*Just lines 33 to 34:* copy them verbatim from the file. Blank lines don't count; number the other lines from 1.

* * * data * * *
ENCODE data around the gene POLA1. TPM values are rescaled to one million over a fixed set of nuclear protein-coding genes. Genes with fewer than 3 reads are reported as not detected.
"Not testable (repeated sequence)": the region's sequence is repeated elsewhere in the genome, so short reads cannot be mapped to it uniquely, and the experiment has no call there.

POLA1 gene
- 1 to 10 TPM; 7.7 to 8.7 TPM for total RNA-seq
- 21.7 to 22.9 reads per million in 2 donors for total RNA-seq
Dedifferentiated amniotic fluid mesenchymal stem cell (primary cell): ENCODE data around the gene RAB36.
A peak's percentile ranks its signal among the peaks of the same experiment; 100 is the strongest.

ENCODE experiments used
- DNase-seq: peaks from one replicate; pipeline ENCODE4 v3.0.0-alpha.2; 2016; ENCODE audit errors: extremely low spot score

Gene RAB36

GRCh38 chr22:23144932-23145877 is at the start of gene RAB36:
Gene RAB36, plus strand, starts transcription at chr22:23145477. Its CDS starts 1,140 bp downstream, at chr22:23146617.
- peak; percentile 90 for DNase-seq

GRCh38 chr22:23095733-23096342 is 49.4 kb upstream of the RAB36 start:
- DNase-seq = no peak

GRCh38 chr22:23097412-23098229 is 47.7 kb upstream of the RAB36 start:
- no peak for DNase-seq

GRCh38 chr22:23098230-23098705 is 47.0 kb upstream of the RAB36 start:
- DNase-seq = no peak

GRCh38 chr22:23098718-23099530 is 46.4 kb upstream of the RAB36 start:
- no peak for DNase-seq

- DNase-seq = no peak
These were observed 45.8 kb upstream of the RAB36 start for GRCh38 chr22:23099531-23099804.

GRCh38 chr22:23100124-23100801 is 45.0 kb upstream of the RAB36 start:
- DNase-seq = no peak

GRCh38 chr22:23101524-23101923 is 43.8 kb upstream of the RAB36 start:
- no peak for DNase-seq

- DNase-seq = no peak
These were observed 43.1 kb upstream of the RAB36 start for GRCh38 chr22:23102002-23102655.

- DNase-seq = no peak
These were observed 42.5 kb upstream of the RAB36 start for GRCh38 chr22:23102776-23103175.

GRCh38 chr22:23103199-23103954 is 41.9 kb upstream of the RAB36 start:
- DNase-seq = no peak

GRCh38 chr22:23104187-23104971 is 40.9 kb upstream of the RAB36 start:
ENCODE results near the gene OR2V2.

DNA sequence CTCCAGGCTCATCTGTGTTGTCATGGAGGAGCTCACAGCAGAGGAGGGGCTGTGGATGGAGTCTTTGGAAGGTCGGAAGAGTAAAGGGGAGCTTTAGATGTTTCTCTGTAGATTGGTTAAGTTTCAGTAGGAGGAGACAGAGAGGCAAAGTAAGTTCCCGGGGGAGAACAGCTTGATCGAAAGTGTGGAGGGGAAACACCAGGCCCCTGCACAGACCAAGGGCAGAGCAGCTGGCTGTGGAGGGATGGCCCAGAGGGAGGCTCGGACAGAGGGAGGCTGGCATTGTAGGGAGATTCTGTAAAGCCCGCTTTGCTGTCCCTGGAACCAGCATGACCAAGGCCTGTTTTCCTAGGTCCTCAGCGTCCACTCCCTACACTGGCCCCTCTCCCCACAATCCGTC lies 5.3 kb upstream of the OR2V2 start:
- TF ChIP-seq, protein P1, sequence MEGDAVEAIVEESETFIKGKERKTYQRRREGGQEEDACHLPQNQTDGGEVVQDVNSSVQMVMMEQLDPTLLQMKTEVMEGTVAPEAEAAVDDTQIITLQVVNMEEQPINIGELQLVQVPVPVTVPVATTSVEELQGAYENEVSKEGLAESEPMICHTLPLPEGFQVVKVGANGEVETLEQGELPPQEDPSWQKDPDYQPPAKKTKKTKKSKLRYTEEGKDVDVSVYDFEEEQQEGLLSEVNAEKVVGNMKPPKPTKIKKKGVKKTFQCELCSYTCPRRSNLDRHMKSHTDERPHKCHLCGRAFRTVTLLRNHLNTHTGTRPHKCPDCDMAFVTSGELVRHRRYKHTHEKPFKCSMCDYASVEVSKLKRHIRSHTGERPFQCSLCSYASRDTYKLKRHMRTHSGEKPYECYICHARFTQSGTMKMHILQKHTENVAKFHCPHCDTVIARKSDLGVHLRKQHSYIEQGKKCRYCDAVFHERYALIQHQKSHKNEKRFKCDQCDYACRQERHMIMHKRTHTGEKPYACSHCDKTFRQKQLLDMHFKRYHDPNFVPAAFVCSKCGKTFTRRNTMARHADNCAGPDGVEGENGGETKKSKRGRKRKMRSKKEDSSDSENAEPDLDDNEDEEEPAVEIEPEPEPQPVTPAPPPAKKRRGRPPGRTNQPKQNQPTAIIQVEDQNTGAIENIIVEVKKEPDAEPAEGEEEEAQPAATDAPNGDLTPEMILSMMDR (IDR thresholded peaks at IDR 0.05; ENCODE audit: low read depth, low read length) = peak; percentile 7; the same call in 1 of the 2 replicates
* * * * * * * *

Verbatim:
- DNase-seq = no peak

GRCh38 chr22:23104187-23104971 is 40.9 kb upstream of the RAB36 start: